Altho I must trace to my mother's influence whatever inventiveness I possess, the training he gave me must have been helpful. It comprised all sorts of exercises--as, guessing one another's thoughts, discovering the defects of some form or expression, repeating long sentences or performing mental calculations. These daily lessons were intended to strengthen memory and reason and especially to develop the critical sense, and were undoubtedly very beneficial.
My mother descended from one of the oldest families in the country and a line of inventors. Both her father and grandfather originated numerous implements for household, agricultural and other uses. She was a truly great woman, of rare skill, courage and fortitude, who had braved the storms of life and past thru many a trying experience. When she was sixteen a virulent pestilence swept the country. Her father was called away to administer the last sacraments to the dying and during his absence she went alone to the assistance of a neighboring family who were stricken by the dread disease. All of the members, five in number, succumbed in rapid succession. She bathed, clothed and laid out the bodies, decorating them with flowers according to the custom of the country and when her father returned he found everything ready for a Christian burial. My mother was an inventor of the first order and would, I believe, have achieved great things had she not been so remote from modern life and its multifold opportunities. She invented and constructed all kinds of tools and devices and wove the finest designs from thread which was spun by her. She even planted the seeds, raised the plants and separated the fibers herself. She worked indefatigably, from break of day till late at night, and most of the wearing apparel and furnishings of the home was the product of her hands. When she was past sixty, her fingers were still nimble enough to tie three knots in an eyelash.
There was another and still more important reason for my late awakening. In my boyhood I suffered from a peculiar affliction due to the appearance of images, often accompanied by strong flashes of light, which marred the sight of real objects and interfered with my thought and action. They were pictures of things and scenes which I had really seen, never of those I imagined. When a word was spoken to me the image of the object it designated would present itself vividly to my vision and sometimes I was quite unable to distinguish whether what I saw was tangible or not. This caused me great discomfort and anxiety. None of the students of psychology or physiology whom I have consulted could ever explain satisfactorily these phenomena. They seem to have been unique altho I was probably predisposed as I know that my brother experienced a similar trouble. The theory I have formulated is that the images were the result of a reflex action from the brain on the retina under great excitation. They certainly were not hallucinations such as are produced in diseased and anguished minds, for in other respects I was normal and composed. To give an idea of my distress, suppose that I had witnest a funeral or some such nerve-racking spectacle. Then, inevitably, in the stillness of night, a vivid picture of the scene would thrust itself before my eyes and persist despite all my efforts to banish it. Sometimes it would even remain fixt in space tho I pushed my hand thru it. If my explanation is correct, it should be able to project on a screen the image of any object one conceives and make it visible. Such an advance would revolutionize all human relations. I am convinced that this wonder can and will be accomplished in time to come; I may add that I have devoted much thought to the solution of the problem.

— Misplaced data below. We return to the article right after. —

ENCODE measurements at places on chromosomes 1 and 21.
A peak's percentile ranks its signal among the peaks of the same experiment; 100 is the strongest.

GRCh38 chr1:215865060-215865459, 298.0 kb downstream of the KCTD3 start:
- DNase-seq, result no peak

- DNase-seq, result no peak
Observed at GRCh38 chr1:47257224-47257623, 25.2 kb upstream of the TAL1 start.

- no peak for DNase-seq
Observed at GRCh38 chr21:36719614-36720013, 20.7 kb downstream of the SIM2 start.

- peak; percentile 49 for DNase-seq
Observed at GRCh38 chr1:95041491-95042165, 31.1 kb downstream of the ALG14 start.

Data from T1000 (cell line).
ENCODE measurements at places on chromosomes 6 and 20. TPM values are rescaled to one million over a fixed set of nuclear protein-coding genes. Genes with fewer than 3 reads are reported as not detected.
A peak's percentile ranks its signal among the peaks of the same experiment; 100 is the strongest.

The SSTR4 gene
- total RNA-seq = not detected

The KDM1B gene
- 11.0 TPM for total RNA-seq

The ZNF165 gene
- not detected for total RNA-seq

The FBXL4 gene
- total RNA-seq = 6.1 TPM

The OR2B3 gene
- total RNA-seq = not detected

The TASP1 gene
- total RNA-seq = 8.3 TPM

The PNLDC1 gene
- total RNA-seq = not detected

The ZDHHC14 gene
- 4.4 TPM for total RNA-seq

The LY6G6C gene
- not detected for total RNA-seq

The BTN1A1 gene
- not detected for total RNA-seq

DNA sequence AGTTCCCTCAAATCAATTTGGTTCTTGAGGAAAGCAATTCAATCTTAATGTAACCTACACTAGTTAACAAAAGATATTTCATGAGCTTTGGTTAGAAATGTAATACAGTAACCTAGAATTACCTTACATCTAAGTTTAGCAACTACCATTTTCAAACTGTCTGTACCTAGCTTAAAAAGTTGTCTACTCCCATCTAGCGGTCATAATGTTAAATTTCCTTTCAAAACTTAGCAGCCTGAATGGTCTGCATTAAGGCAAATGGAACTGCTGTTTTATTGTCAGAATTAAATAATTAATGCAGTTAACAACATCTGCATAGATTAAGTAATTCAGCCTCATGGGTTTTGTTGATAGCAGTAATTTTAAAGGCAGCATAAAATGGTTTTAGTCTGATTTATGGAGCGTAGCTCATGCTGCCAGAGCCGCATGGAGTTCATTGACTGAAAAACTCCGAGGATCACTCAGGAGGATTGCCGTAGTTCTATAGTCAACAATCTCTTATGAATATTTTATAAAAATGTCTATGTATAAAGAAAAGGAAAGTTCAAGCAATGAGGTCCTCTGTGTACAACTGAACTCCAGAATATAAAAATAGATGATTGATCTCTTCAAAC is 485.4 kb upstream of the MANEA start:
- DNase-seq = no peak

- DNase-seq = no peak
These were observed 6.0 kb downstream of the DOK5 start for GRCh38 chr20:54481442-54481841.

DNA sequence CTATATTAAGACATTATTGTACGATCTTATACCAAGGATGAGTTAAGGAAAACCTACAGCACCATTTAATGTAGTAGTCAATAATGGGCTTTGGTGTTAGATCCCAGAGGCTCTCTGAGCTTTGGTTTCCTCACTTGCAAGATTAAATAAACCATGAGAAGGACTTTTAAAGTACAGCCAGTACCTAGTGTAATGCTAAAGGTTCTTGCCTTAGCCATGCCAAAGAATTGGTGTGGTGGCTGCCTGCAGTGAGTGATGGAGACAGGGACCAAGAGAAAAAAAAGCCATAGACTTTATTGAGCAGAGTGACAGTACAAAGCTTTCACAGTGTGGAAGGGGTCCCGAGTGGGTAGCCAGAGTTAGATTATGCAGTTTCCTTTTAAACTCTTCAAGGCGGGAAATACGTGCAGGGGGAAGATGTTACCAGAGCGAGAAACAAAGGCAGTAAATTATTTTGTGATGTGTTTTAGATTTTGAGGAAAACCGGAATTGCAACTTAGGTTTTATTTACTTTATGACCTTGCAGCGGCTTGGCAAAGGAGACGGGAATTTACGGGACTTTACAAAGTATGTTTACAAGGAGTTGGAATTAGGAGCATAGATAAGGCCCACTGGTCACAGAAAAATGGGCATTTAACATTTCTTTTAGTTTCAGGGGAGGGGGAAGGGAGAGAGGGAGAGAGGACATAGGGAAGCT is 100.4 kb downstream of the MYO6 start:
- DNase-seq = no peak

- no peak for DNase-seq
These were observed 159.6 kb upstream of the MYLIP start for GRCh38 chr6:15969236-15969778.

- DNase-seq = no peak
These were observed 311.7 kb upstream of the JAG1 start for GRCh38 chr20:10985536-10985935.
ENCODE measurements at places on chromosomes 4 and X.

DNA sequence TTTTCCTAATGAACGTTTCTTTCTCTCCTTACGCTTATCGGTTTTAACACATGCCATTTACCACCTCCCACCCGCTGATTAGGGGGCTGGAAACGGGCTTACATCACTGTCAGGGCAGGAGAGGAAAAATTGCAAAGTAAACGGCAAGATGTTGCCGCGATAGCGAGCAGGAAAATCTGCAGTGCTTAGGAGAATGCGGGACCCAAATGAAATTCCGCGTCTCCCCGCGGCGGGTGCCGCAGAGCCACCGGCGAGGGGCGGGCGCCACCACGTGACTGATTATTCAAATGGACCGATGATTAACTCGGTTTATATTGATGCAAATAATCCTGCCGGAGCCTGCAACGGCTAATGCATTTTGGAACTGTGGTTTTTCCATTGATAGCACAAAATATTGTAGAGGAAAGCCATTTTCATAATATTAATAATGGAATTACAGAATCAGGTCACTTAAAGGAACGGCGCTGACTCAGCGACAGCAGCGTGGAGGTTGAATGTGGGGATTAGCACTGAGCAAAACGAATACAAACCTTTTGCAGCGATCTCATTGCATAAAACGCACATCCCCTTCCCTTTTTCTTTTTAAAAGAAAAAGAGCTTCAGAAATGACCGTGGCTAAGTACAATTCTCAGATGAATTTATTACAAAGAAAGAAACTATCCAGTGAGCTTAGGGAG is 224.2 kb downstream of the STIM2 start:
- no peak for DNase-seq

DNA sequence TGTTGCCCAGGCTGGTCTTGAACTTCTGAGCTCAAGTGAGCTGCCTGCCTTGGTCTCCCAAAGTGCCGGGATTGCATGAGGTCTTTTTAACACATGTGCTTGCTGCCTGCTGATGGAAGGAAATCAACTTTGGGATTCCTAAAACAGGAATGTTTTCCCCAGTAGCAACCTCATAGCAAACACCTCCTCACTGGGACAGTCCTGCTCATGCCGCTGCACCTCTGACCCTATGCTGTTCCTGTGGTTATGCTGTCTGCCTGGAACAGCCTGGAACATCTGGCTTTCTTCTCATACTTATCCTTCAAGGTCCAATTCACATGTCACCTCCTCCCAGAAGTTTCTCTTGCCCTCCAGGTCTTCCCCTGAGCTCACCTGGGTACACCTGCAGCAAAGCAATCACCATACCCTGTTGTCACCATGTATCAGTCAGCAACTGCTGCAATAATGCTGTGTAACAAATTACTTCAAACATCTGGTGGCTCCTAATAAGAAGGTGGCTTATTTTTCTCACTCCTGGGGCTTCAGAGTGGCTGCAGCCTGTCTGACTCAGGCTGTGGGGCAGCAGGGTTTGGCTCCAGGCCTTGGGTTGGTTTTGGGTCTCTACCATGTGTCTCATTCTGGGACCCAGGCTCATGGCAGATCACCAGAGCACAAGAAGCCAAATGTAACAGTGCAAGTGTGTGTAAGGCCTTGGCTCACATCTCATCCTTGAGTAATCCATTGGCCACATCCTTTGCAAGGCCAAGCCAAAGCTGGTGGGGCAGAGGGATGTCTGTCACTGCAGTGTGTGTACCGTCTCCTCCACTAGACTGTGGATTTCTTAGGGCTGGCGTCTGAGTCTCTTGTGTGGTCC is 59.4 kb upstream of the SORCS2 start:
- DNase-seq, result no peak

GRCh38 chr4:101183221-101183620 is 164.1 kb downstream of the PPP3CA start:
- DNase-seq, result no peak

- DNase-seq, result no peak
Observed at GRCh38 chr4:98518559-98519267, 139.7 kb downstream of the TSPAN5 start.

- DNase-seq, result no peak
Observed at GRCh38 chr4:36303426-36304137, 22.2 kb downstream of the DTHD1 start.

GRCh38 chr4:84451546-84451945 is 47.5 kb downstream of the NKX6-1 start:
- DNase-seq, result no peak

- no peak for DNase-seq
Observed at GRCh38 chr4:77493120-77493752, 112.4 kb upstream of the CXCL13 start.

To free myself of these tormenting appearances, I tried to concentrate my mind on something else I had seen, and in this way I would of ten obtain temporary relief; but in order to get it I had to conjure continuously new images. It was not long before I found that I had exhausted all of those at my command; my "reel" had run out, as it were, because I had seen little of the world--only objects in my home and the immediate surroundings. As I performed these mental operations for the second or third time, in order to chase the appearances from my vision, the remedy gradually lost all its force. Then I instinctively commenced to make excursions beyond the limits of the small world of which I had knowledge, and I saw new scenes. These were at first very blurred and indistinct, and would flit away when I tried to concentrate my attention upon them, but by and by I succeeded in fixing them; they gained in strength and distinctness and finally assumed the concreteness of real things. I soon discovered that my best comfort was attained if I simply went on in my vision farther and farther, getting new impressions all the time, and so I began to travel--of course, in my mind. Every night (and sometimes during the day), when alone, I would start on my journeys--see new places, cities and countries--live there, meet people and make friendships and acquaintances and, however unbelievable, it is a fact that they were just as dear to me as those in actual life and not a bit less intense in their manifestations.